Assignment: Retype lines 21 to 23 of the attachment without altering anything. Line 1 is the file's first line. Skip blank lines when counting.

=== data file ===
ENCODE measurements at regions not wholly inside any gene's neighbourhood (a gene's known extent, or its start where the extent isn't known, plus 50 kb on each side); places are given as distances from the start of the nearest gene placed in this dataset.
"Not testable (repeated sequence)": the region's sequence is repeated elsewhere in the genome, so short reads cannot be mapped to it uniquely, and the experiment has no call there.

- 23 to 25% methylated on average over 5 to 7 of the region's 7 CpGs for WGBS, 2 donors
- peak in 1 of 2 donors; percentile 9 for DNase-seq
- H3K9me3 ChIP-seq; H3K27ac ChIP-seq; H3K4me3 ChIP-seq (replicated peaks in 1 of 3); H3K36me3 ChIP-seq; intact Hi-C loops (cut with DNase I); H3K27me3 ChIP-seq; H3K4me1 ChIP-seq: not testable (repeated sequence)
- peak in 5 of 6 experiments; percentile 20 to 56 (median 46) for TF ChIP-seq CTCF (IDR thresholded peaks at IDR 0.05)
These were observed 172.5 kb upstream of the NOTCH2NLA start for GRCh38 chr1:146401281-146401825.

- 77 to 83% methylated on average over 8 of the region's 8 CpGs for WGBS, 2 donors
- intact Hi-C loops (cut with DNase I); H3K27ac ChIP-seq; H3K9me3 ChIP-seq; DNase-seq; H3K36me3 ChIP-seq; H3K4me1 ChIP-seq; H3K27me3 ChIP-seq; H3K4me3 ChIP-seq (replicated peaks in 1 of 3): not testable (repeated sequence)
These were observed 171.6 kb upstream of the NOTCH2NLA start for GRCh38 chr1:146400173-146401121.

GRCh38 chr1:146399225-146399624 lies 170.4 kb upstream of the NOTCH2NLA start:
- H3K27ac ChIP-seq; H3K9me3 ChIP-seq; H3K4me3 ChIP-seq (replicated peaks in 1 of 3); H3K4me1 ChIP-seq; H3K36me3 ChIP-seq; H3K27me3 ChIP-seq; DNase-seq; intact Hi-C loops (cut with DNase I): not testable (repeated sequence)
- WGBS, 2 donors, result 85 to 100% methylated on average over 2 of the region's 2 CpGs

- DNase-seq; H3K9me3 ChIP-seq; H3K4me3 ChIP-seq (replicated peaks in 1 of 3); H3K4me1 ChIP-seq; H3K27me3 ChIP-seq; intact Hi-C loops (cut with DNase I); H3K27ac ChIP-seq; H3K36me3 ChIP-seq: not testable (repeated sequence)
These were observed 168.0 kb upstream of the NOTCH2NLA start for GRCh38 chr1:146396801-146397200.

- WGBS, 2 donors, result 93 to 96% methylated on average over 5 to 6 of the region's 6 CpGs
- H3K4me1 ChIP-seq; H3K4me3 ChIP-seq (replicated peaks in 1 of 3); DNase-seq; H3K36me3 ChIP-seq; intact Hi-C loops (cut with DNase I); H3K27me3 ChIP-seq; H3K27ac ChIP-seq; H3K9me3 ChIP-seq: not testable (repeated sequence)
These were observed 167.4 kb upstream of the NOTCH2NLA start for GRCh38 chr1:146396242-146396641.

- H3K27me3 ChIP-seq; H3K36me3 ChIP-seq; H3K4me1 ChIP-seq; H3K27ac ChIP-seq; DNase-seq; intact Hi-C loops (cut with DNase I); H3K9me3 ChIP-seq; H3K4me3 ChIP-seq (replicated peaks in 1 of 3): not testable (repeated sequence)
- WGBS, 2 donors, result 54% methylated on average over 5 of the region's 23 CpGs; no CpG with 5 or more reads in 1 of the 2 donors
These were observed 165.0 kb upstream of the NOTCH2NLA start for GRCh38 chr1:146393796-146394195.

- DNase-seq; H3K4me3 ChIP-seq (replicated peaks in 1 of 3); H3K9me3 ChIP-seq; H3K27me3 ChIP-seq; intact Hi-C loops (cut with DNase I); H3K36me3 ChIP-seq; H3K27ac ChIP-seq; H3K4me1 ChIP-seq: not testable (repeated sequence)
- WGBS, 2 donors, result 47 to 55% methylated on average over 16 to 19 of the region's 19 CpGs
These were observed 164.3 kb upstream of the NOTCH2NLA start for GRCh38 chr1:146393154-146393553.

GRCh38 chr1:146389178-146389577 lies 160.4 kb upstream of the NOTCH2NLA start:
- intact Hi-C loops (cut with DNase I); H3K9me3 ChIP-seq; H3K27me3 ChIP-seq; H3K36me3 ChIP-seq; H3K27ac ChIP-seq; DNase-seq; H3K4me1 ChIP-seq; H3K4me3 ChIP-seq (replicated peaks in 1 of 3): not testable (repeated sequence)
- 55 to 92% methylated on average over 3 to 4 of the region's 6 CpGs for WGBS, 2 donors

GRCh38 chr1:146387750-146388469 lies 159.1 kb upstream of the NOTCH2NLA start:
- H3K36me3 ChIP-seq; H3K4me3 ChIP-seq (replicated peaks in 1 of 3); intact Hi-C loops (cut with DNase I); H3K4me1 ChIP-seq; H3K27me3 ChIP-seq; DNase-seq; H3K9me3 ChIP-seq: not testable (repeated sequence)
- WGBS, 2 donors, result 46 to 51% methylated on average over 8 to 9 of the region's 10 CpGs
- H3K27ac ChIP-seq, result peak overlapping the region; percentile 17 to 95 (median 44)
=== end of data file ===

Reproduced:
These were observed 165.0 kb upstream of the NOTCH2NLA start for GRCh38 chr1:146393796-146394195.

- DNase-seq; H3K4me3 ChIP-seq (replicated peaks in 1 of 3); H3K9me3 ChIP-seq; H3K27me3 ChIP-seq; intact Hi-C loops (cut with DNase I); H3K36me3 ChIP-seq; H3K27ac ChIP-seq; H3K4me1 ChIP-seq: not testable (repeated sequence)
- WGBS, 2 donors, result 47 to 55% methylated on average over 16 to 19 of the region's 19 CpGs